Lyn 1896 Fotballklubb (Norwegian pronunciation: [lyːn]) is a Norwegian football club and a department of the sports club Ski- og Fotballklubben Lyn based in Oslo, whose members also participate in Nordic skiing and orienteering. Until 2010, SFK Lyn had two football departments, one professional section and one amateur section. After the professional football department, FK Lyn, was bankrupted in 2010, the fans decided to support the amateur department, Lyn Fotball, instead. With the help of some of the old FK Lyn players, Lyn Fotball has won three consecutive promotions, and are playing in the 2. divisjon. The team plays its home matches at Bislett Stadium, and the head coach is currently Jan Halvor Halvorsen.

Lyn 1896 FK
Full nameLyn 1896 Fotballklubb
Founded3 March 1896; 128 years ago (1896-03-03)
GroundBislett Stadium
Head coachJan Halvor Halvorsen
20232. divisjon group 1, 2nd of 14 (promoted)
WebsiteClub website

Lyn was founded in 1896 and is one of the oldest football clubs in Norway. They were founding members of the Football Association of Norway in 1902. The club won the top division title in 1964 and 1968 and have won the cup eight times. Lyn was also the initiator of the construction of Ullevaal Stadion, which has served as Norway's national stadium since 1927 and was Lyn's home ground from 1926 to 2010. Lyn has traditionally been perceived as representing the upper and middle classes, whereas the eastside club Vålerenga was seen as belonging to the workers.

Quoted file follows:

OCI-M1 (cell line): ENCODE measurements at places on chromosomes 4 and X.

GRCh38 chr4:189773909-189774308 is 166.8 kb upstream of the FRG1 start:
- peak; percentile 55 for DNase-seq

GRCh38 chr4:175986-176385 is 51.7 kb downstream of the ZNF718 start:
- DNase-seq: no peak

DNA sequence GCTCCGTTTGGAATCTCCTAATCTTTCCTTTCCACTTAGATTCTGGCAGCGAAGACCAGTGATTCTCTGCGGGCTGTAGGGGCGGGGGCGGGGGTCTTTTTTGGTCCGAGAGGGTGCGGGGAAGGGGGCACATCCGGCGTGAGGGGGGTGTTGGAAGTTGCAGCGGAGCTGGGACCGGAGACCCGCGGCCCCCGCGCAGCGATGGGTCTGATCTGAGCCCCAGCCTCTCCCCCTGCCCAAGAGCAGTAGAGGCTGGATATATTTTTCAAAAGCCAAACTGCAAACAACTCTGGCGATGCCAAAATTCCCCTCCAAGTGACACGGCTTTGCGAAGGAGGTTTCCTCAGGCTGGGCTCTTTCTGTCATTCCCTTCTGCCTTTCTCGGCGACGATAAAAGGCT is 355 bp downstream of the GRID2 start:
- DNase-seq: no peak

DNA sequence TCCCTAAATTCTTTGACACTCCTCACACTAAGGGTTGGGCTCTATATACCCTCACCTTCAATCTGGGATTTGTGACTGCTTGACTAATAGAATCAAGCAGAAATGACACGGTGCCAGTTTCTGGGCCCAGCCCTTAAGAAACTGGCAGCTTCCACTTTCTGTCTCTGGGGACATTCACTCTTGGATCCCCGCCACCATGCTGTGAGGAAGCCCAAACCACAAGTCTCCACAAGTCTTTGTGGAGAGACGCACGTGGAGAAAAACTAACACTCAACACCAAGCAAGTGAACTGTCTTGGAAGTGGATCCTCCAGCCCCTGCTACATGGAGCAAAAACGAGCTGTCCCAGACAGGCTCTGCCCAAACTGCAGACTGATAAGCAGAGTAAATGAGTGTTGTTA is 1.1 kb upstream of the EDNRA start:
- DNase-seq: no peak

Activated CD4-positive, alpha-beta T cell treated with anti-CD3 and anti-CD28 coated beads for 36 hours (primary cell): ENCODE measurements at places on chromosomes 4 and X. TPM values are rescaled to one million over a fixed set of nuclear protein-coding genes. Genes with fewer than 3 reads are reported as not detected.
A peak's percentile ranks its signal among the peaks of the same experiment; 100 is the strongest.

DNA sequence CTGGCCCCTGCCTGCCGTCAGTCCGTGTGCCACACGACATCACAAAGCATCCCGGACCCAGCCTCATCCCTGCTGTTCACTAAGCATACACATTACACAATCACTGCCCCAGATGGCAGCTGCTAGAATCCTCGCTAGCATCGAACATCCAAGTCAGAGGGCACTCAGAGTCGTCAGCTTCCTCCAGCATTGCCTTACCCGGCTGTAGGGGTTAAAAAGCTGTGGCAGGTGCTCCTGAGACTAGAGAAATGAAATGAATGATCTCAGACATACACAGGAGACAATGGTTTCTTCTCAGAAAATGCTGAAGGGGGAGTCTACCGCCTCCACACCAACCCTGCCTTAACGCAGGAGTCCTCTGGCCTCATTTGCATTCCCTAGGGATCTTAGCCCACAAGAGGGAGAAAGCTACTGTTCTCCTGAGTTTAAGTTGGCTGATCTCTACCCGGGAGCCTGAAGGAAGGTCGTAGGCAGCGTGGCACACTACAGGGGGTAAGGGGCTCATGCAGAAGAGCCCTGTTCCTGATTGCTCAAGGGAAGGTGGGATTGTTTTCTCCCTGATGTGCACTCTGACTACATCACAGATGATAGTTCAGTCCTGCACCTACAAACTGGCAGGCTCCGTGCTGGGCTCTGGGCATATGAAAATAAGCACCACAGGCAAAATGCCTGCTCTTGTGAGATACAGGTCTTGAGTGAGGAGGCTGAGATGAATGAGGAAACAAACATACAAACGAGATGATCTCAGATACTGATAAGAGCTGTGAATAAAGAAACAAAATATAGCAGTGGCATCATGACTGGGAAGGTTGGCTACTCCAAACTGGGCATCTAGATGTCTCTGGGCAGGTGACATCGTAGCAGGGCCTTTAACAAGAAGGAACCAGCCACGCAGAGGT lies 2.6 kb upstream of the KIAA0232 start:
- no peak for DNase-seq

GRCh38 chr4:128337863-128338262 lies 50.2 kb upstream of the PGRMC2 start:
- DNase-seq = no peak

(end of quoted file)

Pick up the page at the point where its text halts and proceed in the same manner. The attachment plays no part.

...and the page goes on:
The club enjoyed some success during the first half of the 20th century, securing many cup titles, and despite failing to win the league title, had a certain stature in Norwegian football. The Norway national football team that won the bronze medal at the 1936 Summer Olympics included six players from Lyn. The captain of this team was Lyn-player Jørgen Juve, who is still the player with the most goals scored for the Norway national team. The club's most recent period of success was during the 1960s, when they won four trophies and reached the quarter-finals of the European Cup Winners' Cup.

Lyn also fields a women's team, which in 2012 won promotion to the 1. divisjon, the second tier in women's football. In 2017 the women's team, managed by Glenn Kleven, won promotion to the Toppserien, the top tier of women's football in Norway.